I get asked a lot of questions about kettlebells and cardio.
Do I need to do extra cardio on top of my kettlebell training?
My answer is usually the same, it depends on your goals!
If your goals are Fat Loss then your main focus should be increasing your metabolic rate by increasing muscle and tone.
The more muscle and tone you can add to your body the more energy your muscles require on a daily basis so you become a fat burning machine 24/7.
Cardio will only burn fat while you exercise and nobody can exercise 24/7.
Now here’s the beauty of kettlebell training, if you use my workouts and flow from one exercise to the next you can actually improve your cardio while at the same time adding muscle and tone.
Watch how kettlebell workouts can flow to increase your cardio:
You don’t need to choose between strength training and cardio.
With kettlebell training you can do BOTH.
So you can save time and get the results you want.
Now if your goals are purely improving your Cardio then you may want to approach things slightly differently.
Remember exercise is movement specific so if you want to get faster at running then running, and variations of it, are the best ways to improve that.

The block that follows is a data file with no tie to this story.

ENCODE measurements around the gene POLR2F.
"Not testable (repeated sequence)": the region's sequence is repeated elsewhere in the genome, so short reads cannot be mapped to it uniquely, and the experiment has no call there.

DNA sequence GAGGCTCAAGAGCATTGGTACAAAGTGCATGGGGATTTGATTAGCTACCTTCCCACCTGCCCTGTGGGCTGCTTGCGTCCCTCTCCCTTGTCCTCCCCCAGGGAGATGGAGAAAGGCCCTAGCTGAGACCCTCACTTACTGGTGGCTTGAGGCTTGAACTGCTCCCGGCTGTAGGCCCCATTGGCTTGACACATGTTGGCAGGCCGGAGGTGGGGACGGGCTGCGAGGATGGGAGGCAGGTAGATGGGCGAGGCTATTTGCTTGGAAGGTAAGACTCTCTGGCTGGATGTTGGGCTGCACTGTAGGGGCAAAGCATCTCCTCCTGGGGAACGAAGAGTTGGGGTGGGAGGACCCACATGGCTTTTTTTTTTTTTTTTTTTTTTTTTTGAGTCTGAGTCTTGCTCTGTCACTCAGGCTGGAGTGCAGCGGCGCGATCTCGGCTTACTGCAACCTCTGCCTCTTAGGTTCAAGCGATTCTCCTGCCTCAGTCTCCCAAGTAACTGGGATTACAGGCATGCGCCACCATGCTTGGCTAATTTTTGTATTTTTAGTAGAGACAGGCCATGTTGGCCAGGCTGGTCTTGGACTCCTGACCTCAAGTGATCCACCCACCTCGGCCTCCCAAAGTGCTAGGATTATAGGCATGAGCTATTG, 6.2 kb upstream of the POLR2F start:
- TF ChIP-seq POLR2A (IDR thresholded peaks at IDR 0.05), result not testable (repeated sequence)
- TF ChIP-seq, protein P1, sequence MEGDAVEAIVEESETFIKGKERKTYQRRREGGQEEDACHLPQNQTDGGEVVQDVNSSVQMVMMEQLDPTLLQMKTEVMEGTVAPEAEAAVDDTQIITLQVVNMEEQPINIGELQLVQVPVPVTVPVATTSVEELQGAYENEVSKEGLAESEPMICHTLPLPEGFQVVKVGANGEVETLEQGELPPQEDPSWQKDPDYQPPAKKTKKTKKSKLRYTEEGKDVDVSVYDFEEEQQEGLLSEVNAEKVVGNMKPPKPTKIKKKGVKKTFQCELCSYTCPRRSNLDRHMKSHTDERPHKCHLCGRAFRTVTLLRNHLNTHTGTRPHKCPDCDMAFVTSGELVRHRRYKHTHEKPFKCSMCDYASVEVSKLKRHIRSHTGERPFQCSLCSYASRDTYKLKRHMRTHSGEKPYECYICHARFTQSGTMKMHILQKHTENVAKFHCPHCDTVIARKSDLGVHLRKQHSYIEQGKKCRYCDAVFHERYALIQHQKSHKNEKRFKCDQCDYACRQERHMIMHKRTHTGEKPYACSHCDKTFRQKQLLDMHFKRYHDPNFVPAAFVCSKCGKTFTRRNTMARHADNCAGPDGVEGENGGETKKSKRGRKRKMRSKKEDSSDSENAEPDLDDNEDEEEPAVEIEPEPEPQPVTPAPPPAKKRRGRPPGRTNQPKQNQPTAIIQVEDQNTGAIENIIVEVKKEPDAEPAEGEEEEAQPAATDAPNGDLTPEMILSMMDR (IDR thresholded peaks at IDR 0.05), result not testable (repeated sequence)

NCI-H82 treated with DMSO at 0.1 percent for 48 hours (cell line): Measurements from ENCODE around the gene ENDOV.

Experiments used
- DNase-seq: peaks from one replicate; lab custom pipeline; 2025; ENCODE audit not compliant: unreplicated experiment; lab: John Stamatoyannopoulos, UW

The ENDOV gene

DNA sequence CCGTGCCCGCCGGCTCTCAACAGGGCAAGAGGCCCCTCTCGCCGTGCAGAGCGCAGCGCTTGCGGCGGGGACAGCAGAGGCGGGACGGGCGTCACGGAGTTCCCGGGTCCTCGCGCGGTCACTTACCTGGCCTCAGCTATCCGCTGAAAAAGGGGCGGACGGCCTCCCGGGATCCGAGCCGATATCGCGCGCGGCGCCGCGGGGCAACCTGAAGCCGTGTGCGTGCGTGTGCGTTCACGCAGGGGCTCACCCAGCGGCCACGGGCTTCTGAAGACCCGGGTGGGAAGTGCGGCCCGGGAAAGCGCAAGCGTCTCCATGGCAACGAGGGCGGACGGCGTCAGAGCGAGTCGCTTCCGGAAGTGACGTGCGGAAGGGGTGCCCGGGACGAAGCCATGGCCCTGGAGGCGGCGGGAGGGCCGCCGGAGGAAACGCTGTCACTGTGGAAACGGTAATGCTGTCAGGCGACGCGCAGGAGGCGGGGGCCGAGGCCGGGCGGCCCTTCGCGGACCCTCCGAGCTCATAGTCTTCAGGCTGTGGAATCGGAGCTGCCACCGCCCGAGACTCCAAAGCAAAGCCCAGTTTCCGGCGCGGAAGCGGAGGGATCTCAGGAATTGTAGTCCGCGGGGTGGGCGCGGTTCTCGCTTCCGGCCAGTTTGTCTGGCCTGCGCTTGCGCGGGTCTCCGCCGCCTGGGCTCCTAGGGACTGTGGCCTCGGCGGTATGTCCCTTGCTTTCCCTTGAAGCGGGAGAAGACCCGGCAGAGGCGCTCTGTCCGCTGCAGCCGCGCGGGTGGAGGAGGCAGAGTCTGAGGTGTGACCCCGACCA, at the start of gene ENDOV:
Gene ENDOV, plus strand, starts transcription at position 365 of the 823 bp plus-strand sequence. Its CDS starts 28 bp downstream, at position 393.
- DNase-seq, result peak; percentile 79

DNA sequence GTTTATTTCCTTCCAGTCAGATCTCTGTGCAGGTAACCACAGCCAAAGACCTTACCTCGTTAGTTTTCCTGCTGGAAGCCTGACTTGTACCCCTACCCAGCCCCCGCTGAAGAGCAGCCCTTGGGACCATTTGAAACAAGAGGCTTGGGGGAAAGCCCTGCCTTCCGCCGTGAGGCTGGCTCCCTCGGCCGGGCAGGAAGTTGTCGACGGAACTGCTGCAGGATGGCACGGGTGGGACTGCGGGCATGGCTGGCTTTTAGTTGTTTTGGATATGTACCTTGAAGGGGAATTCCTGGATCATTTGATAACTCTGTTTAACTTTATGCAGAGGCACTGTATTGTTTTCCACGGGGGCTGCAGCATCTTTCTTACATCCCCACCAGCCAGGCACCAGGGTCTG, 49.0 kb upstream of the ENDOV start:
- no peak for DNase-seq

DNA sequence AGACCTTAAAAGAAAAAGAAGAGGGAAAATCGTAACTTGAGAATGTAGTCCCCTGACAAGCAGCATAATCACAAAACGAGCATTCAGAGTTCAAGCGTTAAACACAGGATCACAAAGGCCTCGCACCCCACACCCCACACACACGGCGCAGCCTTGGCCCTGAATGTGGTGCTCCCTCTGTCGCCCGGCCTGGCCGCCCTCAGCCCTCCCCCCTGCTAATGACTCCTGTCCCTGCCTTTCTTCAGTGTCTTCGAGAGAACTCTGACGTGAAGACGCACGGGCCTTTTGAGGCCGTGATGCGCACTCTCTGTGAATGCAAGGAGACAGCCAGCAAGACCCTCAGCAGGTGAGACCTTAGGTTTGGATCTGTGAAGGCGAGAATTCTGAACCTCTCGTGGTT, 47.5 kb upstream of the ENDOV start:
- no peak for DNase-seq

You don’t train for marathons by rowing and using kettlebells.
To improve your general cardio then intervals are a great option but too demanding for beginners.
Intervals are tough so if you are really going to go for it then you need apparatus that is fool-proof like an exercise bike or if you’re experienced a rower.
I personally use a Concept 2 rower.
My favourite interval session is 60 seconds as hard as I can then 60 seconds rest, repeated 6-10 times. I wear a heart rate monitor and record everything.
Work vs rest times will vary depending on your level of experience and your heart rate monitor can help you with this (when it drops to 60% of your max you know it’s time to go again).
So what does all this mean?
If Fat Loss is your primary goal, first get your diet in order and second perform kettlebell circuits to improve your metabolic rate and cardio all in one.
If Cardio is your goal then forget kettlebells and work on pure cardio using intervals on a rower or bike etc.
If you’re training for general health then mix the 2, some days intervals and other days kettlebells but don’t overdo it.
One final point…
Don’t try and use kettlebells to max out your cardio.
As you get tired and really start to push hard your technique will start to fail and you move into a survival mode.
A deep survival instinct that we have is to throw technique out the window and do just about anything to finish the rep or workout when we’re very tired.
So keep really demanding cardio workouts to fool-proof exercises or machines.
OK, I hope you found this useful and it makes things a little clearer on when and how to use cardio in your workout programs.